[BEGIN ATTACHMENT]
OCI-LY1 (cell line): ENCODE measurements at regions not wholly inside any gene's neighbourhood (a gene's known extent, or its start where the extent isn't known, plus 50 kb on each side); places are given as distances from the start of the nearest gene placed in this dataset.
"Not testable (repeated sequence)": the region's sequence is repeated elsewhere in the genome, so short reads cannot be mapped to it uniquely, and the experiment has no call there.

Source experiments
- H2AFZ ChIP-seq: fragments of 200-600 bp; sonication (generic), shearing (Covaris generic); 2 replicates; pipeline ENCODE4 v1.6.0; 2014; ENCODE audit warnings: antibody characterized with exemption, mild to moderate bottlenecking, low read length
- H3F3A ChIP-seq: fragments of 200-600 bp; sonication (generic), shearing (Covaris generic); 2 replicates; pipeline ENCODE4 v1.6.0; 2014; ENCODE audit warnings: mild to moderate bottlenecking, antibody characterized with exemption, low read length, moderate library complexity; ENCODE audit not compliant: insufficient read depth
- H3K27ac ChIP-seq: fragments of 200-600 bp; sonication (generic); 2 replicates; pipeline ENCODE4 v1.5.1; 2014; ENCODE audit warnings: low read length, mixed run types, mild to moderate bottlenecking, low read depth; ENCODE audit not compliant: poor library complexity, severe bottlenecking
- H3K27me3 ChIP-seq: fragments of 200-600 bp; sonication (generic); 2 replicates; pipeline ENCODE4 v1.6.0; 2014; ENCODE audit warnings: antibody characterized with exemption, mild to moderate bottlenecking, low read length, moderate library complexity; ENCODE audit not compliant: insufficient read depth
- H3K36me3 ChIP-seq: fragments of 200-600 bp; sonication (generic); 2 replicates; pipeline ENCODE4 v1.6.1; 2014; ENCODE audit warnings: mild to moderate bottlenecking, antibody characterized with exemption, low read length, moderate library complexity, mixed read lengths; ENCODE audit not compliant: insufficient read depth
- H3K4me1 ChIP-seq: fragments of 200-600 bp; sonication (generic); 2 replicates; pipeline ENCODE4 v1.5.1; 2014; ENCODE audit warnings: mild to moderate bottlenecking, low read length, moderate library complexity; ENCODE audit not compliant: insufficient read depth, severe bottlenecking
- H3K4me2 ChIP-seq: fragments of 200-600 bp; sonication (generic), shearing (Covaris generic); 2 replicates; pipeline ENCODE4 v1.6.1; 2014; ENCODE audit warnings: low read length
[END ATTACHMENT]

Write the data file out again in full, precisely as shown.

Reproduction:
OCI-LY1 (cell line): ENCODE measurements at regions not wholly inside any gene's neighbourhood (a gene's known extent, or its start where the extent isn't known, plus 50 kb on each side); places are given as distances from the start of the nearest gene placed in this dataset.
"Not testable (repeated sequence)": the region's sequence is repeated elsewhere in the genome, so short reads cannot be mapped to it uniquely, and the experiment has no call there.

Source experiments
- H2AFZ ChIP-seq: fragments of 200-600 bp; sonication (generic), shearing (Covaris generic); 2 replicates; pipeline ENCODE4 v1.6.0; 2014; ENCODE audit warnings: antibody characterized with exemption, mild to moderate bottlenecking, low read length
- H3F3A ChIP-seq: fragments of 200-600 bp; sonication (generic), shearing (Covaris generic); 2 replicates; pipeline ENCODE4 v1.6.0; 2014; ENCODE audit warnings: mild to moderate bottlenecking, antibody characterized with exemption, low read length, moderate library complexity; ENCODE audit not compliant: insufficient read depth
- H3K27ac ChIP-seq: fragments of 200-600 bp; sonication (generic); 2 replicates; pipeline ENCODE4 v1.5.1; 2014; ENCODE audit warnings: low read length, mixed run types, mild to moderate bottlenecking, low read depth; ENCODE audit not compliant: poor library complexity, severe bottlenecking
- H3K27me3 ChIP-seq: fragments of 200-600 bp; sonication (generic); 2 replicates; pipeline ENCODE4 v1.6.0; 2014; ENCODE audit warnings: antibody characterized with exemption, mild to moderate bottlenecking, low read length, moderate library complexity; ENCODE audit not compliant: insufficient read depth
- H3K36me3 ChIP-seq: fragments of 200-600 bp; sonication (generic); 2 replicates; pipeline ENCODE4 v1.6.1; 2014; ENCODE audit warnings: mild to moderate bottlenecking, antibody characterized with exemption, low read length, moderate library complexity, mixed read lengths; ENCODE audit not compliant: insufficient read depth
- H3K4me1 ChIP-seq: fragments of 200-600 bp; sonication (generic); 2 replicates; pipeline ENCODE4 v1.5.1; 2014; ENCODE audit warnings: mild to moderate bottlenecking, low read length, moderate library complexity; ENCODE audit not compliant: insufficient read depth, severe bottlenecking
- H3K4me2 ChIP-seq: fragments of 200-600 bp; sonication (generic), shearing (Covaris generic); 2 replicates; pipeline ENCODE4 v1.6.1; 2014; ENCODE audit warnings: low read length